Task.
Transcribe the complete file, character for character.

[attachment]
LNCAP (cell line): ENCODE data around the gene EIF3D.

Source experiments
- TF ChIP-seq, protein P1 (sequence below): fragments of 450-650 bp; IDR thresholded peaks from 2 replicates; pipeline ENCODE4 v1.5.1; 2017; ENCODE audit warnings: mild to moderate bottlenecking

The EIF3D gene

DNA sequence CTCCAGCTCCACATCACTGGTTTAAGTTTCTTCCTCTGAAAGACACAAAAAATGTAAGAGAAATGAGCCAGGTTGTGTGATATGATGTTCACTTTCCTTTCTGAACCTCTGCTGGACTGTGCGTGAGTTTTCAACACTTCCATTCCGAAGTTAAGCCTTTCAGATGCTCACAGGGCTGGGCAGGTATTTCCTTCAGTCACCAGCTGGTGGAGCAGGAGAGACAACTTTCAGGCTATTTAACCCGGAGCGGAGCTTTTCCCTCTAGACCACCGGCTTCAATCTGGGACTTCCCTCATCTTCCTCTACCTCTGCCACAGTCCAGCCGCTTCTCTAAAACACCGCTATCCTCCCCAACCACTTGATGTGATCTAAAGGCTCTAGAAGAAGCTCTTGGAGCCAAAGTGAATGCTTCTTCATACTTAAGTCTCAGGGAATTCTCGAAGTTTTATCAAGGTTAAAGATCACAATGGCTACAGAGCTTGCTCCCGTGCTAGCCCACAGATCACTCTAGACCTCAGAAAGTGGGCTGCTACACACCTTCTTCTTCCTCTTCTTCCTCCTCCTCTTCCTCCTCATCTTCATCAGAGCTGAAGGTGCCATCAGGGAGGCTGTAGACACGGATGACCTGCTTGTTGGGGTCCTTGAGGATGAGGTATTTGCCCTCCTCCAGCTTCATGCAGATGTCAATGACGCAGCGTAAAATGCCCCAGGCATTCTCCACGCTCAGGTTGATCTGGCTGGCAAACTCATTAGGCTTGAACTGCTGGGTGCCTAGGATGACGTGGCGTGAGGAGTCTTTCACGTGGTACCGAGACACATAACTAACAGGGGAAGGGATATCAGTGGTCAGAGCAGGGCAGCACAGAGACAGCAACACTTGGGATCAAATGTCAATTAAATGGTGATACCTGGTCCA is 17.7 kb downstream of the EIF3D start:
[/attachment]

LNCAP (cell line): ENCODE data around the gene EIF3D.

Source experiments
- TF ChIP-seq, protein P1 (sequence below): fragments of 450-650 bp; IDR thresholded peaks from 2 replicates; pipeline ENCODE4 v1.5.1; 2017; ENCODE audit warnings: mild to moderate bottlenecking

The EIF3D gene

DNA sequence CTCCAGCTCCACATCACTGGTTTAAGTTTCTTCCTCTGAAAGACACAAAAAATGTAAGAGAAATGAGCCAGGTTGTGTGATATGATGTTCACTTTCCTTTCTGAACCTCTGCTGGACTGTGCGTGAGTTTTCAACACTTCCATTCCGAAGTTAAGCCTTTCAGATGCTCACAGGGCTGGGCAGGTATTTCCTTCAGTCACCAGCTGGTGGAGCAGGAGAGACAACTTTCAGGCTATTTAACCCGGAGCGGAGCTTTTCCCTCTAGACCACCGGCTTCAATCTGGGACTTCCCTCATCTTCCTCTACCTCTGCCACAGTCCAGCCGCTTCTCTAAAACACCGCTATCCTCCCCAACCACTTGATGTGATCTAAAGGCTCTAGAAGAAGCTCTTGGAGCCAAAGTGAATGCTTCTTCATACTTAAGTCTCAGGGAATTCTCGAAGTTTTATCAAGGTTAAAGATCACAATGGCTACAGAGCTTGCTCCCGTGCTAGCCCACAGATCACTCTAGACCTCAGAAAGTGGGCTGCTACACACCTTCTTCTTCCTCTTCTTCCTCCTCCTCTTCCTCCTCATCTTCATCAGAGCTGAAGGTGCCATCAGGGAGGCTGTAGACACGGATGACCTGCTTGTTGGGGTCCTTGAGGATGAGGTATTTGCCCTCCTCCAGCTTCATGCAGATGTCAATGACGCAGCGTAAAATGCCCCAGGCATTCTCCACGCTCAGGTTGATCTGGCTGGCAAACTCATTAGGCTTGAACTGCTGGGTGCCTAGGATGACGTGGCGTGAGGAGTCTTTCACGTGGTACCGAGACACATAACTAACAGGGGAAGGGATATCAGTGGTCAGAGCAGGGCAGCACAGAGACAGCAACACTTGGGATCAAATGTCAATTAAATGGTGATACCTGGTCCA is 17.7 kb downstream of the EIF3D start: